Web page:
JOURNAL ARTICLE

Limited survival in dialysis patients undergoing intact abdominal aortic aneurysm repair

Theodore H Yuo, Joseph Sidaoui, Luke K Marone, Efthymios D Avgerinos, Michel S Makaroun, Rabih A Chaer
Journal of Vascular Surgery 2014, 60 (4): 908-13.e1
24854417

OBJECTIVE: Elective abdominal aortic aneurysm (AAA) repair in suitable candidates is a standard modality. The outcomes of AAA repair in patients with end-stage renal disease on dialysis are not well characterized, and there is questionable survival advantage in such patients with limited life expectancy. We sought to describe outcomes after AAA repair in U.S. dialysis patients.

METHODS: The United States Renal Data System was used to collect data on intact asymptomatic AAA repair procedures in dialysis patients in the United States between 2005 and 2008. Endovascular AAA repair (EVAR) and open aortic repair (OAR) were identified by Current Procedural Terminology codes. Primary outcomes were perioperative (30-day) mortality and long-term survival. Predictors of mortality were identified by multivariate regression models.

RESULTS: A total of 1557 patients were identified who had undergone elective AAA repair: 261 OAR and 1296 EVAR. The 30-day mortality was 11.3% (EVAR, 10.3%; OAR, 16.1%; P = .010), with increased age associated with increased mortality (odds ratio, 1.04; 95% confidence interval [CI], 1.02-1.07; P = .001). Kaplan-Meier survival estimates were 66.5% at 1 year (EVAR, 66.2%; OAR, 68%) and 37.4% at 3 years (EVAR, 36.8%; OAR, 40%; P = .33). Median survival was 25.3 months after EVAR and 27.4 months after OAR. Women had a higher mortality rate at 1 year (38.7%) compared with men (32.0%) (P = .015). There was no significant mortality difference at 1 year in comparing type of procedure in both men (EVAR, 31.6%; OAR, 34%; P = .55) and women (EVAR, 39.3%; OAR, 36%; P = .60). A Cox proportional hazards model demonstrated that male gender (hazard ratio [HR], 0.75; 95% CI, 0.62-0.92; P = .005), increased time on dialysis (HR for each year on dialysis, 0.79; 95% CI, 0.75-0.83; P < .001), kidney transplantation history (HR, 0.62; 95% CI, 0.43-0.88; P = .008), and diagnosis of hypertension (HR, 0.60; 95% CI, 0.48-0.75; P < .001) were protective against mortality. Increased age (HR, 1.02; 95% CI, 1.01-1.03; P < .001) and diabetes diagnosis (HR, 1.39; 95% CI, 1.13-1.71; P = .002) predicted increased mortality.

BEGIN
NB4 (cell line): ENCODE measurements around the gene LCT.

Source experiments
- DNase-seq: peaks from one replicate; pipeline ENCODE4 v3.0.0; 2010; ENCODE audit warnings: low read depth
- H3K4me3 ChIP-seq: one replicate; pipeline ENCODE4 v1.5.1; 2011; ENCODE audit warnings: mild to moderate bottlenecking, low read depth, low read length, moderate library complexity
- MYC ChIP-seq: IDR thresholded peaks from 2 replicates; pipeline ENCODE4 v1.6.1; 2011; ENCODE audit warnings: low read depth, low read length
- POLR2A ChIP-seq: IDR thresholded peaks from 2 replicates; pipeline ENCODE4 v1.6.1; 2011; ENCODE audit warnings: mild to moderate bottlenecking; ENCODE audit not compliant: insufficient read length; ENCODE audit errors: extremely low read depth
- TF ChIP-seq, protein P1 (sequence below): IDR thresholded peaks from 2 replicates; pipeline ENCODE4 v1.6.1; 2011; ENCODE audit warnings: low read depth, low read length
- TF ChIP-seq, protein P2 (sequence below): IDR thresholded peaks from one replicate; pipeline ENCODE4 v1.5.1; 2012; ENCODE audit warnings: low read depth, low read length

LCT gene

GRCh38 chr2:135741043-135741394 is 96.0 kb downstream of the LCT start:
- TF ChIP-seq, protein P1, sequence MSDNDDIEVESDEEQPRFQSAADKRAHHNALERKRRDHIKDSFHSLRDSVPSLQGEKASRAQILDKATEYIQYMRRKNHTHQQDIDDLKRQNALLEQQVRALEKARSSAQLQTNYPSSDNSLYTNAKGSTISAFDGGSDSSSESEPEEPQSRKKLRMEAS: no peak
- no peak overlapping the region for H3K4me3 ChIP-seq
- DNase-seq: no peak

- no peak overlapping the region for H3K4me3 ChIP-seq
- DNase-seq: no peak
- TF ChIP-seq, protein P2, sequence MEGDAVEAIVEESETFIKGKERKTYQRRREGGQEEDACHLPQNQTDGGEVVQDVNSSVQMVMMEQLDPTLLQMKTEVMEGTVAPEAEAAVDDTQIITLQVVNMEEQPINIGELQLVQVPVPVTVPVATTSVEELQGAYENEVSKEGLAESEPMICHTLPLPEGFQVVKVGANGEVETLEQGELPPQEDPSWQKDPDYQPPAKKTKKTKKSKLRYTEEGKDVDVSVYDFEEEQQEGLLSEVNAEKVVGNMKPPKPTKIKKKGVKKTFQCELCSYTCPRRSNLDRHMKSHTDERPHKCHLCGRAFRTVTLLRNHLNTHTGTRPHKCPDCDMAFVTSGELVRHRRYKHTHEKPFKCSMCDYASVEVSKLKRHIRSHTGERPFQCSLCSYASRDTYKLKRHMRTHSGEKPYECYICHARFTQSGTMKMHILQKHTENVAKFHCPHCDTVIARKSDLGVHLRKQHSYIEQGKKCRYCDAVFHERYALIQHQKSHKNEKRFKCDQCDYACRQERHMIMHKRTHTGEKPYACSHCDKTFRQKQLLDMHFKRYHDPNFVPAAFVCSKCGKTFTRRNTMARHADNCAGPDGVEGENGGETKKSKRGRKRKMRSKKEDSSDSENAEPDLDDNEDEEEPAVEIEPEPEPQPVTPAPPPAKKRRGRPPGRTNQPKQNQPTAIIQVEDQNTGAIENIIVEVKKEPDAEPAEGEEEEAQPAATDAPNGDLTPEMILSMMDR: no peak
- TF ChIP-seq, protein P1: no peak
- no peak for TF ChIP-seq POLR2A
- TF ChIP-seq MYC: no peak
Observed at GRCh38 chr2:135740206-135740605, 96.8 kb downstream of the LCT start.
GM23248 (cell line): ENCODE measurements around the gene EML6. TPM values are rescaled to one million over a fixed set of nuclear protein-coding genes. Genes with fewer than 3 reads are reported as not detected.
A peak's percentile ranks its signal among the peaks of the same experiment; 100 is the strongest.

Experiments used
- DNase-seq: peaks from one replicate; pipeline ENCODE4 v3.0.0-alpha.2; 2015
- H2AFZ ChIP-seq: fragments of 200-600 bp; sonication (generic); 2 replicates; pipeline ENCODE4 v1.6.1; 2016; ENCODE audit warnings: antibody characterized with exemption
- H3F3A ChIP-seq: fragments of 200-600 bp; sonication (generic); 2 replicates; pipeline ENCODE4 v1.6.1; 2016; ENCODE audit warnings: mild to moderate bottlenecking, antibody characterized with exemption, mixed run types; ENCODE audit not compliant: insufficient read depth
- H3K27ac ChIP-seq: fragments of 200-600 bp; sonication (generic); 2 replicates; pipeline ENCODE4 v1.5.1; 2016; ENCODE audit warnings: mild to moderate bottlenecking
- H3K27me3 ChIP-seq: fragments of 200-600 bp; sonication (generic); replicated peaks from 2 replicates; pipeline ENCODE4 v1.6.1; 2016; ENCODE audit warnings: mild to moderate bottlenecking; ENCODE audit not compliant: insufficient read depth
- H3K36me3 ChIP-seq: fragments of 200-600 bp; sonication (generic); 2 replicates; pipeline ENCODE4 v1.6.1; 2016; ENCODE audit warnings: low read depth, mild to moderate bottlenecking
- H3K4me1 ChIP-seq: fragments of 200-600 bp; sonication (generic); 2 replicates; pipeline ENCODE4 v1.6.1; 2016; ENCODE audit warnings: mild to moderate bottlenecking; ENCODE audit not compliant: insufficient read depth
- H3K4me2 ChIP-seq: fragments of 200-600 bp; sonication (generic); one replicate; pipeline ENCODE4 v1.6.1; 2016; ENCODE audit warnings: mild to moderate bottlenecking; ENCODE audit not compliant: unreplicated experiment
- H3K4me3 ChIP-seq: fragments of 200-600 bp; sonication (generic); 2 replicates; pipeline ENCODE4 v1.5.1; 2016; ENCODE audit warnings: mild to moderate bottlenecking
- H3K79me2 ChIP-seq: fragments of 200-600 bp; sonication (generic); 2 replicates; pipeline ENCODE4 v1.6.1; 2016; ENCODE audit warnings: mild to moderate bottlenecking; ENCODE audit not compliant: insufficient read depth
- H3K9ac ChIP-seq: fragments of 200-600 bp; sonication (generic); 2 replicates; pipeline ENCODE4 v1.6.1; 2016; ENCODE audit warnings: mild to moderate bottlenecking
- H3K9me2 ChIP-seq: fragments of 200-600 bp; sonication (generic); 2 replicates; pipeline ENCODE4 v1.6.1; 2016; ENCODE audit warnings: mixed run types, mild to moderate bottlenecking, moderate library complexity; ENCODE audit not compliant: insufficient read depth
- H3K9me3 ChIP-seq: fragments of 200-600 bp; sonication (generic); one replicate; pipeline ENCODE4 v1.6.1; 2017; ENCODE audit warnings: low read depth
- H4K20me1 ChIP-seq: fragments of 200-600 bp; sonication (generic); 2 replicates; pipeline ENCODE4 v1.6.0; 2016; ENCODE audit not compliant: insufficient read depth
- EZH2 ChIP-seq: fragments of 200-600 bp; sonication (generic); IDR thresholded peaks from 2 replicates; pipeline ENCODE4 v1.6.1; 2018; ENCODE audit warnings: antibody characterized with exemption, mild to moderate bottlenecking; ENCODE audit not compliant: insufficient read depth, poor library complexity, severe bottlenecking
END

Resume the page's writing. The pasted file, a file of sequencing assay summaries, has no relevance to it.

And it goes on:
CONCLUSIONS: AAA patients on dialysis have high perioperative and 1-year mortality rates after EVAR or OAR, particularly diabetics, women, and the elderly. This raises questions about the indications for intact AAA repair in dialysis patients, in whom the size threshold may need to be raised. Dialysis patients may be best served by deferring repair of AAA until AAAs reach large size or become symptomatic, especially if OAR is required, given the higher perioperative mortality compared with EVAR.

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